In one embodiment of the invention, projective-capacitive sensors are used as the primary sensor and one or more force sensors are used to obtain touch validation. In this embodiment the force sensor is used to determine when an object makes contact with the touch surface. Preferably the system is set-up to require that a certain pressure must be applied to the touchscreen in order to register a touch. Once the pressure on the touchscreen exceeds a predetermined threshold, the projective-capacitive sensor is queried to determine if it also detects a touch. If the projective-capacitive sensor does not detect a touch, the touch is invalidated and the system is placed back into a stand-by mode. If the projective-capacitive sensor does detect a touch, then position coordinates are determined. Additionally, in the preferred embodiment an untouch threshold is set. This threshold can be, for example, equal to a percentage of the projective-capacitive signal amplitude when the touch was first detected by the force sensor.
In another embodiment of the invention, multiple force sensors are used as the primary sensor to accurately determine touch position coordinates while a projective-capacitive sensor is used as the secondary sensor to validate a touch detected by the primary sensor. In this embodiment,since the projective-capacitive sensor is only used for touch confirmation, it can utilize very few electrodes, thereby minimizing both touchscreen fabrication complexity and the number of required electronic channels. In this embodiment after a touch is detected by the force sensors, the projective-capacitive sensor is queried to determine whether the touch was due to a conductive and grounded object. If the touch is validated, touch position coordinates are generated by the primary sensor and the system is returned to stand-by mode. In its simplest configuration, if the touch is invalidated the system is simply returned to stand-by mode without determining touch coordinates or reporting any coordinates to the operating system. In an alternate configuration, if the touch is invalidated, the pressure threshold of the force sensors is adjusted to minimize further false touches.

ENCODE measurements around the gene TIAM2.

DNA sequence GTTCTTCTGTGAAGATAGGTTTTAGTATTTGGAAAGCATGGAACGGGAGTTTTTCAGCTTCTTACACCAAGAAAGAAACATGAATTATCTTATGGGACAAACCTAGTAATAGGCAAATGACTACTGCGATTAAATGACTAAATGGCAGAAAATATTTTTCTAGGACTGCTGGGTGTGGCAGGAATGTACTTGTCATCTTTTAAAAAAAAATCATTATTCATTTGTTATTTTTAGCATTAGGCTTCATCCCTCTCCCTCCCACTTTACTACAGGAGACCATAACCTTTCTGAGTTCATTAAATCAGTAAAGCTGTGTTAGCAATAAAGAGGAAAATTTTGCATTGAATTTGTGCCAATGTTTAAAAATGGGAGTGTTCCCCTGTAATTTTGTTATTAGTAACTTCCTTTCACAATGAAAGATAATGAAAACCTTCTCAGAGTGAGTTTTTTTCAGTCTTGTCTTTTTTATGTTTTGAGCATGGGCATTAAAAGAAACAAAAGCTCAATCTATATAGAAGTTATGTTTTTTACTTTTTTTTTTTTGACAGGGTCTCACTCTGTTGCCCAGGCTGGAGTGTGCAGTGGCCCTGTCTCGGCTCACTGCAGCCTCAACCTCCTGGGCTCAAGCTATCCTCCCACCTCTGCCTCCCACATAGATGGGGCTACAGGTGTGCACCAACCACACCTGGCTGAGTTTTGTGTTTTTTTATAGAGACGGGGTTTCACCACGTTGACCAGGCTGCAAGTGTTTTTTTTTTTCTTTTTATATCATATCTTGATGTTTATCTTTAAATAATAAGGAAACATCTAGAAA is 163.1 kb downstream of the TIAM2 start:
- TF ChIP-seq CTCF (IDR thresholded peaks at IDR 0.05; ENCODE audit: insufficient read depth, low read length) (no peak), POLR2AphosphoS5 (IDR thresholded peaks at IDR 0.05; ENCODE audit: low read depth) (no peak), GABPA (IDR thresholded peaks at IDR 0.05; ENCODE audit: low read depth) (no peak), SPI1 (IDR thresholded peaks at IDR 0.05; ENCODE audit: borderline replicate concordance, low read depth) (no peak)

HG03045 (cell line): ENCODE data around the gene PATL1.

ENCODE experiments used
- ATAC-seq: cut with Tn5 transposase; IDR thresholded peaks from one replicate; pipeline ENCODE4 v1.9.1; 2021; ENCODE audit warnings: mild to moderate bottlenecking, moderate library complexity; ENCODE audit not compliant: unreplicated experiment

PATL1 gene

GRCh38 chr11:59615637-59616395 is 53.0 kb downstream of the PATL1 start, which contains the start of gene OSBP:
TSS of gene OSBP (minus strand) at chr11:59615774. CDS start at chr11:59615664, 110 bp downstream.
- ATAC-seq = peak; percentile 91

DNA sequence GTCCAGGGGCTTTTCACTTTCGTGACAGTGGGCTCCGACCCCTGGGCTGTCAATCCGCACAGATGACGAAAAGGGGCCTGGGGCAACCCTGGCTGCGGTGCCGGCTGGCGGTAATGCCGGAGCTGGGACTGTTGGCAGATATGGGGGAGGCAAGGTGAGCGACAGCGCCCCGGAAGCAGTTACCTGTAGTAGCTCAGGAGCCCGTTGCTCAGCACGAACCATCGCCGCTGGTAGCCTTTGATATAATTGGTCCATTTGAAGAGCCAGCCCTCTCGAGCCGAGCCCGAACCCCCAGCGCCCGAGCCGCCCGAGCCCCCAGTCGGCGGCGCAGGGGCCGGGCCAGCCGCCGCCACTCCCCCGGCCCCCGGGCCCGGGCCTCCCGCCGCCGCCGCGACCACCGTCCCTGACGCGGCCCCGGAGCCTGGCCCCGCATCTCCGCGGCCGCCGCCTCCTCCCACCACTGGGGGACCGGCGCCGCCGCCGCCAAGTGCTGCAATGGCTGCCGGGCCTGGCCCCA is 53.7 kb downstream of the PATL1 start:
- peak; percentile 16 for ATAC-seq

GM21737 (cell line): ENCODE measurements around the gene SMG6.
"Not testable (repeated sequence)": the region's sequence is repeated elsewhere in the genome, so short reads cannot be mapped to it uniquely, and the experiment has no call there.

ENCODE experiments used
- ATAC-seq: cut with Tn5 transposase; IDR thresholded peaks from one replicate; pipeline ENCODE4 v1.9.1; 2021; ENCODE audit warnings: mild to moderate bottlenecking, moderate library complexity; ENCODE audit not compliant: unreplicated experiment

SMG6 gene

In another embodiment of the invention, projective-capacitive and force sensors are utilized, both of which are capable of providing accurate touch position coordinates. In this embodiment the system is designed to determine which sensor is most likely to provide accurate position coordinates for a given set of conditions.